Mustard’s Gareth (Director) can’t help but think about our responsibilities as researchers, even when planning a Christmas party.
Yes, I know… nobody wants to hear the word ‘Christmas’ before we’ve even had our summer… but they do in Mustard’s office!
Why? Because every June we have a vote on where we are going on our Christmas party.
As part of making Mustard a great place to work, every year we take all our team abroad for two days of fun, booze, culture, booze, food, booze, team bonding, booze, and booze. It’s a little perk at the end of the year to thank everybody for their hard work over the course of the year, and show them how much we appreciate them.*
It’s a democratic process. From a list of potential locations, the team individually award 3 points to their preferred option, 2 points to their second option and 1 point to their third option. We then tally up the points and the winning city gets the pleasure of our company in December!
This year’s voting was closer than ever, and it really hammered home the importance of sample sizes and data accuracy (how about that for a segue?… luring you into a blog about quantitative fundamentals with tales of booze and holidays in one easy step).
22 members of the team were voting in total and after the first 14 votes (64% of the audience), the results were…
- Madrid – 23 points
- Milan – 18 points
- Amsterdam – 17 points
- Berlin – 12 points
- Dublin – 8 points
- Katowice – 6 points
- Blackpool – 0 points
With 27% of the available points being awarded to Madrid, it looked like they had it in the bag. With just 14% of the available points so far, Berlin looked like an also-ran.
I’d personally awarded Madrid 3 points, but I wasn’t getting carried away and celebrating too early as I tallied up the incoming votes. That’s because I know (off the top of my head, of course) that Madrid’s 27% based on a sample size of 14, from a population of 22, was only accurate to +/- 14.35%. Berlin’s proportion could also have swung 11.22% either way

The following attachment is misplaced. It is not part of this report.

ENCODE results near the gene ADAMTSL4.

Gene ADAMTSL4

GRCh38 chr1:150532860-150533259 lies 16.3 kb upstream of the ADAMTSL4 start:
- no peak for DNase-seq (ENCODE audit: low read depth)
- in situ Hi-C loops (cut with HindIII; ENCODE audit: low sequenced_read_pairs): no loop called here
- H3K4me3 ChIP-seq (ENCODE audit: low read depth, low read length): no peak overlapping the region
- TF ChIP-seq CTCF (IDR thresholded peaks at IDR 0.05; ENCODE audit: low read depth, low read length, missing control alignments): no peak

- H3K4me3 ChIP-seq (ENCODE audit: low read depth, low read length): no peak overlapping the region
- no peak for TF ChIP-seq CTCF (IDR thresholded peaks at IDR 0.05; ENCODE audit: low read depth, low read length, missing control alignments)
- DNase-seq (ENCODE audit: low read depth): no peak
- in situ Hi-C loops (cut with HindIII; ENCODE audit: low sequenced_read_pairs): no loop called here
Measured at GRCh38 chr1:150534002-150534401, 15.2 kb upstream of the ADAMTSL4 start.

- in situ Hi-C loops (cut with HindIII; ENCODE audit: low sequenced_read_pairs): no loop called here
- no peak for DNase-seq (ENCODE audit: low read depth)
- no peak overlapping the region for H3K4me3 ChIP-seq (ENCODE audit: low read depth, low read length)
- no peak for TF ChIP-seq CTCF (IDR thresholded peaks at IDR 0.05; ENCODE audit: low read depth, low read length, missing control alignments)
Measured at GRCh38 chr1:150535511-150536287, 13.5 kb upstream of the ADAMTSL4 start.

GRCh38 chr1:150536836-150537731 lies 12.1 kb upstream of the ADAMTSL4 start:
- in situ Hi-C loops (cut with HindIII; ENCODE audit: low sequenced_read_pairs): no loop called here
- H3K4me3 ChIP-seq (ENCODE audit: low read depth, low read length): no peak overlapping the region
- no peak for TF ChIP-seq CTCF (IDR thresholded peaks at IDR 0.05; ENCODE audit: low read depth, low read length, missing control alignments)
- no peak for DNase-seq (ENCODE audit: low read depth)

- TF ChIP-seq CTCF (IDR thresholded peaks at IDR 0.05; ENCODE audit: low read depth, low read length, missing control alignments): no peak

Ok, most of that last paragraph is a lie. I was already thinking about what colour castanets to buy and planning accommodation near Fábrica Maravillas. And to be honest I was surprised that the potential variance was so large given that almost two-thirds of results had already been provided from a population so low.
And low and behold, once the final 8 votes came in, Berlin was sat at the top of the tree with 28 points to Madrid’s 27. Berlin now had 21% of the available points and Madrid had 20%. Both within the potential variance after 14 votes, but this time results accurate to +/- 0%.
As an example, it helps demonstrate the importance of thinking about sample sizes and data accuracy. Sure, people think about it when they’re digging into cross-tabs looking for significant differences to build their story or look for YoY changes in tracking, but how often does a number get presented (and taken) as a fact when it might not be the case?
If a client has a satisfaction survey with 200 respondents and their satisfaction score is 50%. Does the bar-chart, dial, bubble (whatever is being used) ever say “somewhere between 43.07% and 56.93%” or does it just say “50%”? After seeing hundreds of reports from hundreds of agencies over the years, I think I know the answer to that one. People will reference the statistical accuracy of the sample size in the introduction, but in reality, nobody is going to do that for every figure they present in a report.
People understand and accept that there will be a level of statistical variance, but do people fully appreciate how much in certain situations? In an age where clients want less and less information in their outputs, this shouldn’t be something which slips. Especially when things are diluted further for internal stakeholder consumption. It can’t be good for decision making!
If I’d have thought “oh two-thirds are probably representative of our staff and Madrid’s well clear anyway” and cut off our voting at the first 14 members of staff, we’d all be heading for an incorrect destination in December.
* For reference, these trips typically cost less that a recruitment consultant fee to hire a mid-level member of staff. In related news, we haven’t lost a single member of the team directly to another agency since 2013. I’d highly recommend it!